While several scientific communities have discussed the emergence of Open Access publishing in depth, in the science communication community this debate has never been central. Scholars in most scientific disciplines have at their disposal Open Access options such as journals, repositories, preprint archives and the like. Ironically enough, a community devoted to the study of science’s communication structures is witnessing this transformation without being directly involved. Both structural and cultural obstacles hamper the growth of an Open Access sector in science communication publishing. With this editorial I hope to start a debate on the need for a more open communication environment in our academic practice.
Should one aim at presenting a local or global science perspective in construing an effective museum narration for communicating scientific and technological issues in natural science? This article will attempt to respond to this question by presenting the data of an evaluation exercise undertaken by the Trento Natural History Museum (Museo Tridentino di Scienze Naturali – MTSN) from 2009 to 2011. The local dimension apparently lies at the heart of the museum’s appeal for its visitors: they associate their mountain surroundings with the symbol of the region’s identity, and appreciate in particular the efforts undertaken by the museum to communicate and conserve the mountain’s environment. Indeed, in their opinion, by protecting the mountains and disseminating knowledge about them, the museum indirectly acts as a custodian of the region’s own identity. However, interest in local issues far from rules out global scientific themes, whose presence is sought to complement and interact with the local discourse.
We analyse the science and technology news reports covered by the Jornal Nacional, the Brazilian newscast with the largest audience, which is broadcast at prime time on a free-to-air channel. The constructed week methodology was used to compose a sample of 72 newscasts, representative of an entire year (from April 2009 to March 2010): 77 science and technology news reports were thus identified, occupying an average of 7.3% of the newscast's daily broadcasting time, and therefore giving evidence that such matters belong on the JN's agenda. Content analysis has enabled us to observe the following: most reports were focused on announcing research results; the main fields dealt with were medical science and health; the coverage of national research projects ranked highest; researchers and scientific institutes represented the main sources of the news items; scientists were mostly shown in their offices, and as far as interviews are concerned female scientists were a minority. The approach to science was more positive than negative and controversial aspects were scarcely explored.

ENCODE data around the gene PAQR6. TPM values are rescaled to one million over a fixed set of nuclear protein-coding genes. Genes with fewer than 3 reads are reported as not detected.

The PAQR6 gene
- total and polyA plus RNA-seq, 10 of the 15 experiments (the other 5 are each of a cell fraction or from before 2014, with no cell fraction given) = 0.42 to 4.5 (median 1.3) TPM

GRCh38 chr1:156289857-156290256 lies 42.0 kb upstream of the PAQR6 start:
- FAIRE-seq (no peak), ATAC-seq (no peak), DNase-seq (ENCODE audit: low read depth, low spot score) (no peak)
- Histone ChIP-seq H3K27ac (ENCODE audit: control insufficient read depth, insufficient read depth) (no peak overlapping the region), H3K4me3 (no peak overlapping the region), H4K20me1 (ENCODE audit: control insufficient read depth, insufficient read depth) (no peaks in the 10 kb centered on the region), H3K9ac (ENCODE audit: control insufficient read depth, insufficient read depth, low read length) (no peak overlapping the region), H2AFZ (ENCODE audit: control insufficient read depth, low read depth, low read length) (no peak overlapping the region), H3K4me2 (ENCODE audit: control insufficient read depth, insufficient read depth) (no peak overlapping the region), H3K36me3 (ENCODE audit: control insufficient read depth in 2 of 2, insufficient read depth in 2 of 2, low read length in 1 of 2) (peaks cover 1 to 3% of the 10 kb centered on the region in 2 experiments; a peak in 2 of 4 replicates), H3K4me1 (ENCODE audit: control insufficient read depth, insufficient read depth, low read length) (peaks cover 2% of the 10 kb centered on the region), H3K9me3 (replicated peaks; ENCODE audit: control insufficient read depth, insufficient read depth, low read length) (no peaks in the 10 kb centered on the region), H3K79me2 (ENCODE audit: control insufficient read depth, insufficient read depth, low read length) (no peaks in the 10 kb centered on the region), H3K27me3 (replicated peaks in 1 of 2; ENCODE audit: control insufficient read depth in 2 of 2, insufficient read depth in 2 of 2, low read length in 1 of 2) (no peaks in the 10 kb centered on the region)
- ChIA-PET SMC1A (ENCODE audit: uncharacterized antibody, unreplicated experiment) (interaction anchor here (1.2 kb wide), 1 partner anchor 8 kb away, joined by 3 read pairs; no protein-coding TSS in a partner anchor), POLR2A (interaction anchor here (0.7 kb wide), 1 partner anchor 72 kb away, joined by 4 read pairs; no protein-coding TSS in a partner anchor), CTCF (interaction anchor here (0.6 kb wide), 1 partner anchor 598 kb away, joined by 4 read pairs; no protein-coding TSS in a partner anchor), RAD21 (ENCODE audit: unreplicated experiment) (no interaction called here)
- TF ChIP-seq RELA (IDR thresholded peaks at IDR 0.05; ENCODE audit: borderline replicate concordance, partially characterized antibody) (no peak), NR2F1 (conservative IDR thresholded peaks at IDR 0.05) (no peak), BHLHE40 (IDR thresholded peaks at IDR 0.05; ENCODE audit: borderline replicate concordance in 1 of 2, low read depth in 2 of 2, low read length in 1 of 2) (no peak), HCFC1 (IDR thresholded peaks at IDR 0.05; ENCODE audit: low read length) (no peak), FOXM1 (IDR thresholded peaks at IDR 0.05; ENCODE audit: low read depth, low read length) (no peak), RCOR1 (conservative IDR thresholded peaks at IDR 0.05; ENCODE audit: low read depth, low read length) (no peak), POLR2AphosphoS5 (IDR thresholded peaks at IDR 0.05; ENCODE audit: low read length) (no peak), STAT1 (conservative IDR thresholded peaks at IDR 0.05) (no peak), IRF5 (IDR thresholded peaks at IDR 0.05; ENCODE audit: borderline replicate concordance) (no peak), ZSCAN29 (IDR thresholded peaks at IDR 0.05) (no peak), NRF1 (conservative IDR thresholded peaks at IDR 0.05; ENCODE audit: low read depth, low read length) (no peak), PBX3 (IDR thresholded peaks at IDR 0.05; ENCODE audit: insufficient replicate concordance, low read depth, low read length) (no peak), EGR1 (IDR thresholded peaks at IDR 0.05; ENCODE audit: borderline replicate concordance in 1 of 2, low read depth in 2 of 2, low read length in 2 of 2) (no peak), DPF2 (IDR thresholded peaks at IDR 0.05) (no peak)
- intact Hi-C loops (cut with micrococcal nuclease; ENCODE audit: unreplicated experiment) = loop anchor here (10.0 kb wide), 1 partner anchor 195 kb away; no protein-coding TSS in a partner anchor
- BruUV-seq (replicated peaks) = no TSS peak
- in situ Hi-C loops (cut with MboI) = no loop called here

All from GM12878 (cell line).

Science communication processes are complex and uncertain. Designing and managing these processes using a step-by-step approach, allows those with science communication responsibility to manoeuvre between moral or normative issues, practical experiences, empirical data and theoretical foundations. The tool described in this study is an evidence-based questionnaire, tested in practice for feasibility. The key element of this decision aid is a challenge to the science communication practitioners to reflect on their attitudes, knowledge, reasoning and decision-making in a step-by-step manner to question the aim, function and impact of each issue and attendant communication process or strategy. This approach eventually leads to more professional science communication processes by systematic design. The Design-Based Research (DBR) derived from science education and applied in this study, may form a new methodology for further exploration of the gap between theory and practice in science communication and. Practitioners, scholars, and researchers all participate actively in DBR.